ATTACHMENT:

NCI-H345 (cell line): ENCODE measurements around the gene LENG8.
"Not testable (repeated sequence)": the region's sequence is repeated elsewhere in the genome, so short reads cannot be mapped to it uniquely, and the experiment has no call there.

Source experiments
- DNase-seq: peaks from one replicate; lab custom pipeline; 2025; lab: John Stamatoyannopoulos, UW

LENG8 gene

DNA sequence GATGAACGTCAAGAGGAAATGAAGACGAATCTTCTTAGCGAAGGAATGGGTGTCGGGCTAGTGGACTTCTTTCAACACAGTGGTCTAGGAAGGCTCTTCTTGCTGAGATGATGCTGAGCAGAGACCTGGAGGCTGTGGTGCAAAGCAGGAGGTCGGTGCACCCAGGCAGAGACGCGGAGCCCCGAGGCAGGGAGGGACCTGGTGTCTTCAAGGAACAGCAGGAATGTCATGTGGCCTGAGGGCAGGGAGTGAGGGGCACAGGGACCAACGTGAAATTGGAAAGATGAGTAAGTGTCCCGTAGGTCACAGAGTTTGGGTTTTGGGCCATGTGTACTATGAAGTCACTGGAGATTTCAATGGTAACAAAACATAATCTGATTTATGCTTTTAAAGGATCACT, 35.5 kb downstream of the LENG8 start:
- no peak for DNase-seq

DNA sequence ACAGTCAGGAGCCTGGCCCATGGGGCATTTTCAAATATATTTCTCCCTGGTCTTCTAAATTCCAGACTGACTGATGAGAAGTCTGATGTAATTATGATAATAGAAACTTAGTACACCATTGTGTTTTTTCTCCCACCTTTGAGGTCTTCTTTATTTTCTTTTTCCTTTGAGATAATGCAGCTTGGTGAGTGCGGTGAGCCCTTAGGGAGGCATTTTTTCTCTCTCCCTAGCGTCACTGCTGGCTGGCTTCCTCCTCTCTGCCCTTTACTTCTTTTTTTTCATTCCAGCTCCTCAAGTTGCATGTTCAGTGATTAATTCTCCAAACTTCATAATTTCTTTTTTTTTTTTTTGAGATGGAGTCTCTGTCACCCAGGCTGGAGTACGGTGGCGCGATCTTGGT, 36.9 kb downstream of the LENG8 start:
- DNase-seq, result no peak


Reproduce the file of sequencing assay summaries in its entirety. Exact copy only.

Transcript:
NCI-H345 (cell line): ENCODE measurements around the gene LENG8.
"Not testable (repeated sequence)": the region's sequence is repeated elsewhere in the genome, so short reads cannot be mapped to it uniquely, and the experiment has no call there.

Source experiments
- DNase-seq: peaks from one replicate; lab custom pipeline; 2025; lab: John Stamatoyannopoulos, UW

LENG8 gene

DNA sequence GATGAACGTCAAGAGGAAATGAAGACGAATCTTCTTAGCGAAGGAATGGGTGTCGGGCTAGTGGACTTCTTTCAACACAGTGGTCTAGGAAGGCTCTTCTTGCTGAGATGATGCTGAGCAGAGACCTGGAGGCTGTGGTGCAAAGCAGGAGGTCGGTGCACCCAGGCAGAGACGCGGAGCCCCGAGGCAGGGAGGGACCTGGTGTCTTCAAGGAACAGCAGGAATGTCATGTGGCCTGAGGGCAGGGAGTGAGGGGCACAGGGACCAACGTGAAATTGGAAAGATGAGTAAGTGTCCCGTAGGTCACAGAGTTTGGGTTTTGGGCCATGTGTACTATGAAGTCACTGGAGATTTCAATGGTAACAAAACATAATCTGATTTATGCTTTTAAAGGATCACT, 35.5 kb downstream of the LENG8 start:
- no peak for DNase-seq

DNA sequence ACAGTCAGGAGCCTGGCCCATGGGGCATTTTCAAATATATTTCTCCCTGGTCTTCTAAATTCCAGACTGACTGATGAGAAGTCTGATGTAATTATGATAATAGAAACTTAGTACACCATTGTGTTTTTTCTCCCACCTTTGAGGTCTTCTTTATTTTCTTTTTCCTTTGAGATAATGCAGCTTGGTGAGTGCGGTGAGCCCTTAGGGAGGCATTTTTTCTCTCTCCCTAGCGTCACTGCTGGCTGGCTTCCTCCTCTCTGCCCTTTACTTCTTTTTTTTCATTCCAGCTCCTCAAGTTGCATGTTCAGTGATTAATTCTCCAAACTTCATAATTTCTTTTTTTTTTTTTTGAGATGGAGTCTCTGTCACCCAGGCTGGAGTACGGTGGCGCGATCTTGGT, 36.9 kb downstream of the LENG8 start:
- DNase-seq, result no peak